Here you see Joe Gilbert, looking scruffier than last year’s Day of DH, and Ethan Gruber, who will be giving a talk next week on his amazing 3d timelapse modelling of the way light fell on mosaics in Roman villas. Seriously. And Ronda Grizzle models her geek queen tiara — note the little LEDs and resistors. Also, the Common Room of the Scholars’ Lab is bustling.

loose ends around the office

Not only am I preparing to be out of the office until Tuesday (I’m headed off tomorrow to participate in Great Lakes THATCamp and teach a workshop on wearable tech, soft-circuits, and e-textiles with Bill Turkel), but I also need to leave early today to pick up the kids. My husband usually does this, and fixes their dinner, which has the unfortunate effect of leaving me free to stay in the office for an hour or so after everybody else leaves in the evenings — actually often my most productive time. But not today! So I’m tying up loose ends around here, checking in with everybody about any last-minute things they need from me, and heading out around 4:15.

After the kids go to bed tonight, I’ll do a little more email triage, pack up supplies for the workshop and my luggage, and create some slides I can share by way of introduction and inspiration for our participants. It’s really going to be fun, and I’m looking forward to learning a lot from Bill, as I have in the past. Here’s a link to the warm-up exercise we’re going to do, for people who are new to sewing or to creating a functional circuit, or who just want their very own nerdy, THATCamp self-meriting merit badge.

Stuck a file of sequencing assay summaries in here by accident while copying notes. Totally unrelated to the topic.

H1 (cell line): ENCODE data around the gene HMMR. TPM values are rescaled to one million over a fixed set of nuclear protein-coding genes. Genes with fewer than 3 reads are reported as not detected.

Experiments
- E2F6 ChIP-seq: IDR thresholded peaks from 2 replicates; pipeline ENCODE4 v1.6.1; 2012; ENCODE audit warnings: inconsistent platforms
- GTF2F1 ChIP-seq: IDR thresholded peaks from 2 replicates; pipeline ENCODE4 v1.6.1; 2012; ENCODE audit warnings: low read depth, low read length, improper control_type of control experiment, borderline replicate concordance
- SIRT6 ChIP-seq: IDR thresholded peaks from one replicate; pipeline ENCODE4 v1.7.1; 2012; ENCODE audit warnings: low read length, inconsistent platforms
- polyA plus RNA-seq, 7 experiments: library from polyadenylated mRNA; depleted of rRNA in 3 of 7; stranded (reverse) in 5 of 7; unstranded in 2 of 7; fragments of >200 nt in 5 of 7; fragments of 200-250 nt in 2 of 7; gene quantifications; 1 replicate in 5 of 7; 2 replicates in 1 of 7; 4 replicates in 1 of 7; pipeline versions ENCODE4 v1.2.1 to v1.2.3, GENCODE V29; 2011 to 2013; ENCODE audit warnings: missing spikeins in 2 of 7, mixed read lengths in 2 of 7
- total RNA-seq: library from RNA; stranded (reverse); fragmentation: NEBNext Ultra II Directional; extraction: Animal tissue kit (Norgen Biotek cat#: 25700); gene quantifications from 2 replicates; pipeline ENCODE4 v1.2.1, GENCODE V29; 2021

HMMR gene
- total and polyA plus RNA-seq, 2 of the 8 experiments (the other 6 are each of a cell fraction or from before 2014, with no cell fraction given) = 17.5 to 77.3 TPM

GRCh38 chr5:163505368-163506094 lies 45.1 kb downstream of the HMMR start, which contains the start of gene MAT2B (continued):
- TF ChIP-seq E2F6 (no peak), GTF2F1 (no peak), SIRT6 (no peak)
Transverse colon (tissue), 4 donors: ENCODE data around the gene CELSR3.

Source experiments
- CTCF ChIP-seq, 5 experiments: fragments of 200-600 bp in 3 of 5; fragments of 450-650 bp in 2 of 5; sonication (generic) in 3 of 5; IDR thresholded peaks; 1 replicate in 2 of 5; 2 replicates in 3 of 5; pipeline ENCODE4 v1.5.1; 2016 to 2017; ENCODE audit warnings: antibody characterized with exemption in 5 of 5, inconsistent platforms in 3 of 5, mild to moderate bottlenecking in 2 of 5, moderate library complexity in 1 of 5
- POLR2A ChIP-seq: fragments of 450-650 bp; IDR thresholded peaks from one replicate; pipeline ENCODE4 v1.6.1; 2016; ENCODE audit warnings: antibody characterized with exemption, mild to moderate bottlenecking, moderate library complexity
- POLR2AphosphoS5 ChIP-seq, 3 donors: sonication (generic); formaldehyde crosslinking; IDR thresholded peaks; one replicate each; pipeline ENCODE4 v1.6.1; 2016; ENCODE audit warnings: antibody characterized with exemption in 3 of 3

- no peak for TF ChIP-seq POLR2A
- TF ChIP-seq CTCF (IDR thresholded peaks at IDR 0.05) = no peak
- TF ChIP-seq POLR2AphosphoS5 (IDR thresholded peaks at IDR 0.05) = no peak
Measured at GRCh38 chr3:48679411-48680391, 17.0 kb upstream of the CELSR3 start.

And if you want to know more about soft circuits and wearable tech, you couldn’t do better than to start with (and hey, contribute to!) our Zotero group.

that’s all, folks

The Day of DH is far from over, but we’ve come to the end of what I’ll be documenting this year. Thanks again to Geoffrey and everyone for a fabulous idea, and to all the colleagues, friends, and strangers who participated for demonstrating the breadth of activity within the digital humanities. That’s all for me! And this is me, on my Day of DH 2010.